By Howard Schneider

WASHINGTON (Reuters) – Since adopting a new approach to U.S. monetary policy weighted towards ensuring a strong labor market, Federal Reserve officials have been reluctant to define key terms like “maximum employment,” arguing they did not want to prejudge how many jobs the economy could produce but feel their way toward that end.

They are hesitant no longer.

In two detailed paragraphs in the minutes of their Dec. 14-15 policy meeting, U.S. central bank officials declared the process all but complete. Over the course of 344 words, they ticked off a range of reasons for why the job market is “very tight” already and poised for “rapid progress” in covering any distance left to their maximum employment goal.

That would clear the way for the Fed to hike interest rates after pledging not to do so until maximum employment was assured.

But in the context of the discussion underway since the start of the coronavirus pandemic, when more than 22 million jobs disappeared in a collapse that fell heaviest on lower-income workers and racial and ethnic minorities, the minutes also showed the limits of how far the Fed is willing to go in ensuring the jobs recovery is “broad and inclusive” as well as complete.

Wages are rising, unemployment rates are falling across demographic groups, and the difficulties that remain in the job market, Fed officials said, had less to do with monetary policy and more to do with ongoing disruptions from COVID-19 – factors like school reopenings, child care and health conditions – that it cannot influence. Workers may take longer to be willing to take jobs again, they acknowledged, than had been expected.


Left unsaid was the fact that through November, some 3.5 million fewer people were working than in February of 2020, just before the pandemic, as measured by the Labor Department’s monthly survey of households, a gap Fed Chair Jerome Powell had all but promised would be erased. And the shortfalls are disproportionate among women and among the less educated Data due out Friday will provide an updated view through December.


The jobs recovery has also not been even geographically. Only about a dozen states – clustered in the Southeast and the Mountain West – have regained pre-pandemic levels of employment.

(Graphic: A still disjointed recovery, In the Northeast and through much of the industrial Midwest, employment in some states remains 5% or more below pre-pandemic peaks.


The Fed’s heightened emphasis on jobs, adopted in August of 2020, was crafted at a moment when inflation was nonexistent – and had been for most of the previous decade. Officials were more convinced, at that point, that the central bank had erred in the past by not encouraging more job growth and instead had often raised interest rates even without a clear inflation risk.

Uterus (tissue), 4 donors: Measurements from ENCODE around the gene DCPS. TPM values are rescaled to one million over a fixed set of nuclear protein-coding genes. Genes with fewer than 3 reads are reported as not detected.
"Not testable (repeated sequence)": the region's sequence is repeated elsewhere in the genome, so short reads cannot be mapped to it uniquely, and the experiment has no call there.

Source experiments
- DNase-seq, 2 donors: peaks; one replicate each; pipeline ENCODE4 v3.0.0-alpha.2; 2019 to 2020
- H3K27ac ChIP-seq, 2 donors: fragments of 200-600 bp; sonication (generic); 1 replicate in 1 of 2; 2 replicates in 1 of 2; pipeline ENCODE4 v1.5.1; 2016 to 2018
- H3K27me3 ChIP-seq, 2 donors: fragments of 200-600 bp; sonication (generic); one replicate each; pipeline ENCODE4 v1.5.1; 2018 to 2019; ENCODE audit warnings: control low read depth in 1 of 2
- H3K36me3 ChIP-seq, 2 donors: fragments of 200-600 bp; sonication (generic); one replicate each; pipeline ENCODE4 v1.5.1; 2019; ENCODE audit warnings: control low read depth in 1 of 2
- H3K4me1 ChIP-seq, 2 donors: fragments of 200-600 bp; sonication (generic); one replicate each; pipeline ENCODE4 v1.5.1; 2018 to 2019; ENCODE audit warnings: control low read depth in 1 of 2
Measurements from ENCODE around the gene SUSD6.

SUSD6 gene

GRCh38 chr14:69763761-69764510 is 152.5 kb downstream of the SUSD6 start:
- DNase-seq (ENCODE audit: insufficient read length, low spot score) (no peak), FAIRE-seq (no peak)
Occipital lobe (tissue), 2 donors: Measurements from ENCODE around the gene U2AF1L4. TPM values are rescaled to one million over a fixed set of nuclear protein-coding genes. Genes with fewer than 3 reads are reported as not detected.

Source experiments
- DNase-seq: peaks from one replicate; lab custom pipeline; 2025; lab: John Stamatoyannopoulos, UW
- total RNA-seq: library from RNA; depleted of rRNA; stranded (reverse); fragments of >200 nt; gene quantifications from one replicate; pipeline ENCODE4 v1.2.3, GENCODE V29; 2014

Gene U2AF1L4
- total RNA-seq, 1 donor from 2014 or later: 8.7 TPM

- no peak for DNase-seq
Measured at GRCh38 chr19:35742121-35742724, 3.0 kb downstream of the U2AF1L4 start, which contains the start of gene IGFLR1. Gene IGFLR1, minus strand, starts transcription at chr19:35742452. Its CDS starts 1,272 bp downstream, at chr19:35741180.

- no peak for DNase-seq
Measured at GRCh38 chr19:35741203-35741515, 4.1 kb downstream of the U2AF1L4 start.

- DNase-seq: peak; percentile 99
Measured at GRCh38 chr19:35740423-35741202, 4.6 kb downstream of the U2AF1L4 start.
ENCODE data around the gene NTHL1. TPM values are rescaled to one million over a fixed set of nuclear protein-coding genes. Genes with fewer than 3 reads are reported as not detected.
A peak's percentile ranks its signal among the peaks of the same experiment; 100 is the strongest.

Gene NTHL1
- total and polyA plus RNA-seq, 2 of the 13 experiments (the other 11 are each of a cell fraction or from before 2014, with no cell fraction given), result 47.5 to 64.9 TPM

The Fed was determined not to make that mistake again. But when inflation took off last year it became a potential constraint on the central bank’s ability to let the economy run unfettered.

Keeping prices under control is a core Fed objective. Now, even at the risk of slowing economic growth and hiring, the central bank feels it needs to be ready to tighten financial conditions or risk a worse and more persistent outbreak of price increases, an outcome that could prove equally harmful to the lower-income households disproportionately affected by pandemic-related job losses.

(Graphic: Participation and jobs, Just as the surge in inflation surprised the Fed, so did the behavior of workers, who did not flock into the record number of open positions at the pace expected.

The U.S. labor force participation rate is only slowly climbing back towards its pre-pandemic level, and some Fed officials are skeptical it will every fully recover. St. Louis Fed President James Bullard, for one, argues the participation rate should no longer be seen as unusually low given its prevailing downward trend over the previous two decades.

Moreover, there are now more than 1.5 jobs for every person declaring themselves unemployed – a record.

(Graphic: More jobs than jobseekers, It is data like that which has brought the Fed close to declaring its work on the job front done. Though the remaining gaps are notable, even those who have followed the labor debate closest and pushed the central bank to be more aggressive on employment say officials may have a point.

If the job market in some parts of the country remains out of line, for example, there is not much Fed policy can do about it, and likewise if the virus is keeping workers reluctant to go back to their jobs.

“This has been a strange enough and big enough shock that they have to be more flexible,” said Josh Bivens, research director at the Economic Policy Institute. While Bivens said the Fed’s unwillingness to run a “hot” economy during the sluggish recovery from the 2007-2009 financial crisis and recession was “infuriating,” he agreed this time is different.

“I don’t think they are foreclosing the possibility that lots of jobs could come back,” Bivens said. “It is not the case, as in 2017, that all the risks are on one side. I always think inflation risk is overdone, but it is not zero anymore.”

(Reporting by Howard Schneider; Editing by Dan Burns and Paul Simao)